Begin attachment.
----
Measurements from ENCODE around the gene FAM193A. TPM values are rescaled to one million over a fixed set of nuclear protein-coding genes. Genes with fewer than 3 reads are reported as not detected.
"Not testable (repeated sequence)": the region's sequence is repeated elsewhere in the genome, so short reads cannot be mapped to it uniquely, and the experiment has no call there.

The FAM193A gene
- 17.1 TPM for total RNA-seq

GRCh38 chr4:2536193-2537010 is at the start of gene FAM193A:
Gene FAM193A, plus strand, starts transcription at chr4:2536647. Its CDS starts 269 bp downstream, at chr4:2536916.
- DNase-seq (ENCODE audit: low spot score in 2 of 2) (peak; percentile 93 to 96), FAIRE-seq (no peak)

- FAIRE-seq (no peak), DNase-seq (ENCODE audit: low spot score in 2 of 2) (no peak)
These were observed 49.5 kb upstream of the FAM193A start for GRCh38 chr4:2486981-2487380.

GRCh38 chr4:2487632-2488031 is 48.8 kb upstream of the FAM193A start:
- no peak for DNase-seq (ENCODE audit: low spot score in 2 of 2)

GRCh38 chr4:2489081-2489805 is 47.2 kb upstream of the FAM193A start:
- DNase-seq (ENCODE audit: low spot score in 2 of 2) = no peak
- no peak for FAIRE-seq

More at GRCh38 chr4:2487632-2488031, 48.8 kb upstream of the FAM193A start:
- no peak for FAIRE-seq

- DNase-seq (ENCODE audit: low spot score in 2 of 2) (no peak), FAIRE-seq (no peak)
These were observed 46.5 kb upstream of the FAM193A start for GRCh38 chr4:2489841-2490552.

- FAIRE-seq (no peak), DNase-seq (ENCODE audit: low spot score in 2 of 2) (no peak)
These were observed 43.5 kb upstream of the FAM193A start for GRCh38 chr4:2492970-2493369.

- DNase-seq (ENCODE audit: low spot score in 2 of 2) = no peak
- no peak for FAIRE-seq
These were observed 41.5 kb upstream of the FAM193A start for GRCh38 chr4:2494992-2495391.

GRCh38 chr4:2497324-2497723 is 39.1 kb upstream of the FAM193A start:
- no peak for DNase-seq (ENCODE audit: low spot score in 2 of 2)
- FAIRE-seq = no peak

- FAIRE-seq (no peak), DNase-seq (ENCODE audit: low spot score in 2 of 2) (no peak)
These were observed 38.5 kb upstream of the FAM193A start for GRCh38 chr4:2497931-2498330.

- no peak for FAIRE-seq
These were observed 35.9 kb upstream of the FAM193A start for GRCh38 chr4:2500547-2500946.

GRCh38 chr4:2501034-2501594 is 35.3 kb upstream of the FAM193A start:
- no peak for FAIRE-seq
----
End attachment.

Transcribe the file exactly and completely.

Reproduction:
Measurements from ENCODE around the gene FAM193A. TPM values are rescaled to one million over a fixed set of nuclear protein-coding genes. Genes with fewer than 3 reads are reported as not detected.
"Not testable (repeated sequence)": the region's sequence is repeated elsewhere in the genome, so short reads cannot be mapped to it uniquely, and the experiment has no call there.

The FAM193A gene
- 17.1 TPM for total RNA-seq

GRCh38 chr4:2536193-2537010 is at the start of gene FAM193A:
Gene FAM193A, plus strand, starts transcription at chr4:2536647. Its CDS starts 269 bp downstream, at chr4:2536916.
- DNase-seq (ENCODE audit: low spot score in 2 of 2) (peak; percentile 93 to 96), FAIRE-seq (no peak)

- FAIRE-seq (no peak), DNase-seq (ENCODE audit: low spot score in 2 of 2) (no peak)
These were observed 49.5 kb upstream of the FAM193A start for GRCh38 chr4:2486981-2487380.

GRCh38 chr4:2487632-2488031 is 48.8 kb upstream of the FAM193A start:
- no peak for DNase-seq (ENCODE audit: low spot score in 2 of 2)

GRCh38 chr4:2489081-2489805 is 47.2 kb upstream of the FAM193A start:
- DNase-seq (ENCODE audit: low spot score in 2 of 2) = no peak
- no peak for FAIRE-seq

More at GRCh38 chr4:2487632-2488031, 48.8 kb upstream of the FAM193A start:
- no peak for FAIRE-seq

- DNase-seq (ENCODE audit: low spot score in 2 of 2) (no peak), FAIRE-seq (no peak)
These were observed 46.5 kb upstream of the FAM193A start for GRCh38 chr4:2489841-2490552.

- FAIRE-seq (no peak), DNase-seq (ENCODE audit: low spot score in 2 of 2) (no peak)
These were observed 43.5 kb upstream of the FAM193A start for GRCh38 chr4:2492970-2493369.

- DNase-seq (ENCODE audit: low spot score in 2 of 2) = no peak
- no peak for FAIRE-seq
These were observed 41.5 kb upstream of the FAM193A start for GRCh38 chr4:2494992-2495391.

GRCh38 chr4:2497324-2497723 is 39.1 kb upstream of the FAM193A start:
- no peak for DNase-seq (ENCODE audit: low spot score in 2 of 2)
- FAIRE-seq = no peak

- FAIRE-seq (no peak), DNase-seq (ENCODE audit: low spot score in 2 of 2) (no peak)
These were observed 38.5 kb upstream of the FAM193A start for GRCh38 chr4:2497931-2498330.

- no peak for FAIRE-seq
These were observed 35.9 kb upstream of the FAM193A start for GRCh38 chr4:2500547-2500946.

GRCh38 chr4:2501034-2501594 is 35.3 kb upstream of the FAM193A start:
- no peak for FAIRE-seq